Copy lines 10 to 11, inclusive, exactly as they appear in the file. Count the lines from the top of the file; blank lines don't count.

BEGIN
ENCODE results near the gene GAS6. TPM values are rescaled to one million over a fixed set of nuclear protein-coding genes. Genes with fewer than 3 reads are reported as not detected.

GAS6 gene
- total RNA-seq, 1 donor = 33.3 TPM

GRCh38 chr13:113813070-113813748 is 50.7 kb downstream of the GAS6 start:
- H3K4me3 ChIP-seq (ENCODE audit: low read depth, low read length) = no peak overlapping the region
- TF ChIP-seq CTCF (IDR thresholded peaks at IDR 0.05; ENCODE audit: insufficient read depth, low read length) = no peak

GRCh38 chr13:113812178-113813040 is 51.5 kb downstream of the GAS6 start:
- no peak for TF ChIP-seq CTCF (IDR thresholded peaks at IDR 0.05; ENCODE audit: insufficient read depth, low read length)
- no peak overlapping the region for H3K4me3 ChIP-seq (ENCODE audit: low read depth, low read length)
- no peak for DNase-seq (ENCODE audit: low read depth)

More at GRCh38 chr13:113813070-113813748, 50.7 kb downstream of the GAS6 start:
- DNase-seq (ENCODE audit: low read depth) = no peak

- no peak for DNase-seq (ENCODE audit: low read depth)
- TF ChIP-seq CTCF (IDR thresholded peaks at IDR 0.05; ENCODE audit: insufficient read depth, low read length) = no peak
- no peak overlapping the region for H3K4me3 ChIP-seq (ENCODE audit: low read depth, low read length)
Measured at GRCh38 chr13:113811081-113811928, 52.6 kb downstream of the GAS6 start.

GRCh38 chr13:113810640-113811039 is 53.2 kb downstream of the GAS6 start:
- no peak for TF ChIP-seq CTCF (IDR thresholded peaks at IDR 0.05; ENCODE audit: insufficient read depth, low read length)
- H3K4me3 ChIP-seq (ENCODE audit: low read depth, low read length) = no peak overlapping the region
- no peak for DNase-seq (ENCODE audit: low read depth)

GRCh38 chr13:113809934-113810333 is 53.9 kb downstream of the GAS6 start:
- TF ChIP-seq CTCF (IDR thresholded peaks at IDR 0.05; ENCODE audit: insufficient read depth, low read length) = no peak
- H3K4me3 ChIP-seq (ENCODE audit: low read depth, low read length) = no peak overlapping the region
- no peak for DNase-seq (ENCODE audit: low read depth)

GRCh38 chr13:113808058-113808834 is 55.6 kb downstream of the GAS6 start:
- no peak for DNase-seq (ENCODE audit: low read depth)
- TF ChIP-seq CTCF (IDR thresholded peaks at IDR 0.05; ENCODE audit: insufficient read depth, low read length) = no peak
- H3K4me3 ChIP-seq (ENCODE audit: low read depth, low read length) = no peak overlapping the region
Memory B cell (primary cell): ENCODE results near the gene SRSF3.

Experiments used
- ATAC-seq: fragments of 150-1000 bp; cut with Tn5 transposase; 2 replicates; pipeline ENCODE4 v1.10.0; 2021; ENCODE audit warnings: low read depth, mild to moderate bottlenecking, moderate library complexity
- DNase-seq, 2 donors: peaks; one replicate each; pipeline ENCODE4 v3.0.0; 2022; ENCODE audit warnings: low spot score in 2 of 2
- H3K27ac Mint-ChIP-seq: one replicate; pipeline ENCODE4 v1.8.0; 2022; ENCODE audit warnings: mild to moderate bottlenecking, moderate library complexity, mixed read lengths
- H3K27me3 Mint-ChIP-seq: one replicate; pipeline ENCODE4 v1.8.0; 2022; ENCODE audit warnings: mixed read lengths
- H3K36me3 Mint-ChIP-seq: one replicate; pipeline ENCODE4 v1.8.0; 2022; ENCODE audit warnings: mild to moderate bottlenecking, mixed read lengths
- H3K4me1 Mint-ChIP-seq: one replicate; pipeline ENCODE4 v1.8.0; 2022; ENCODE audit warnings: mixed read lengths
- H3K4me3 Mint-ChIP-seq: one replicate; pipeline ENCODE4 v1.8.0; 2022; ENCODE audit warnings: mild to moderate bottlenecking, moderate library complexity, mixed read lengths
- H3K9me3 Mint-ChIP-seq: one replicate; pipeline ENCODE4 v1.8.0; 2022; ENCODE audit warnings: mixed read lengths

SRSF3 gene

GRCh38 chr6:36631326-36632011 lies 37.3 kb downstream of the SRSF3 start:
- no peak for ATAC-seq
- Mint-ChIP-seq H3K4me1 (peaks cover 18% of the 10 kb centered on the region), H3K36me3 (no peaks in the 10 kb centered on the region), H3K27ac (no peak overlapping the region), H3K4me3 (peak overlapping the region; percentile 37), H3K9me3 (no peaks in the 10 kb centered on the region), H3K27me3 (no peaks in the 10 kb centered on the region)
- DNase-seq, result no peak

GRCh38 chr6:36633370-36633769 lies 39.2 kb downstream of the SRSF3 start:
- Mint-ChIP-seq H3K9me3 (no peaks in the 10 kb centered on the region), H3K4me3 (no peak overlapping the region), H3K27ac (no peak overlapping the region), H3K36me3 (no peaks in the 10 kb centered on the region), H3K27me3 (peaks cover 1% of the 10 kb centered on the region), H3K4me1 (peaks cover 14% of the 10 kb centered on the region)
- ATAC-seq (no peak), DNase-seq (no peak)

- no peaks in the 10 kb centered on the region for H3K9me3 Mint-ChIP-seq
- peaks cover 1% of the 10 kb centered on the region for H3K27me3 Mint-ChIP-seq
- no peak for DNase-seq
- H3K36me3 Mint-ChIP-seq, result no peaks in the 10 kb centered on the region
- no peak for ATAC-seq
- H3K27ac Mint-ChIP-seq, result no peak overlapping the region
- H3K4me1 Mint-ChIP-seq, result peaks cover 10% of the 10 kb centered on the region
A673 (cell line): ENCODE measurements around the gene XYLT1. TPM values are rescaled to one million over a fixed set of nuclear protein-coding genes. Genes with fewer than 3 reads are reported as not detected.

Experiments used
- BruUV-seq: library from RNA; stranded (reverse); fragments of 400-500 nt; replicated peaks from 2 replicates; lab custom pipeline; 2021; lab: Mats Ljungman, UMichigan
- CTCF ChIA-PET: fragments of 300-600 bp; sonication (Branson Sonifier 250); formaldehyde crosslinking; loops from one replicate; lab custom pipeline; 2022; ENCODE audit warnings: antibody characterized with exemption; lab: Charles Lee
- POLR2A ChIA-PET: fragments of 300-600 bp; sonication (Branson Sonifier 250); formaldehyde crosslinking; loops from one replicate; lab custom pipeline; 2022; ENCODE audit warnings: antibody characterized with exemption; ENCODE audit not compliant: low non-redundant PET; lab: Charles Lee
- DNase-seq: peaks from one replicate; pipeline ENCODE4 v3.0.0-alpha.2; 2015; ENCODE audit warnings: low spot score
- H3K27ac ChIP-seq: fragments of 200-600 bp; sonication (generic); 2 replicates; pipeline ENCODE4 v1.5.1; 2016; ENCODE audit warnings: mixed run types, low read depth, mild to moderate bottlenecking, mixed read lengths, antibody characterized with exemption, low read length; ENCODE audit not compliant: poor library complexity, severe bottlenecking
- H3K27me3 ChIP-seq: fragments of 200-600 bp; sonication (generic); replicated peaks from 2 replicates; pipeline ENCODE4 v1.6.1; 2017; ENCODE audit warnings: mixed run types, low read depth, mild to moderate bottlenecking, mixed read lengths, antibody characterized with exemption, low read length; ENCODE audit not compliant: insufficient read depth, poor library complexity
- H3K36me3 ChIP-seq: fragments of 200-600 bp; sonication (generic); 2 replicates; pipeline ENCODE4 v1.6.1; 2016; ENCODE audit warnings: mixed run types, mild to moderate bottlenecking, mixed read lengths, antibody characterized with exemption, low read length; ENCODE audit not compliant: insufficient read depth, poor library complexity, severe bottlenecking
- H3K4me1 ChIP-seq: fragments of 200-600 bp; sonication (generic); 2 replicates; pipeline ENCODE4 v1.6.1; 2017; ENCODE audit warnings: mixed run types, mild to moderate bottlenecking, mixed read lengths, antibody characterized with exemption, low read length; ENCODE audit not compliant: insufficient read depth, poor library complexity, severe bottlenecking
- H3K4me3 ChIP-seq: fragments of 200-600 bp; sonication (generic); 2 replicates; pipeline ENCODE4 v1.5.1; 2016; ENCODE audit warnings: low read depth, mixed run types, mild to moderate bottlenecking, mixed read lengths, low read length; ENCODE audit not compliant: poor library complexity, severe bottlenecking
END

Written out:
- no peak for DNase-seq (ENCODE audit: low read depth)

More at GRCh38 chr13:113813070-113813748, 50.7 kb downstream of the GAS6 start: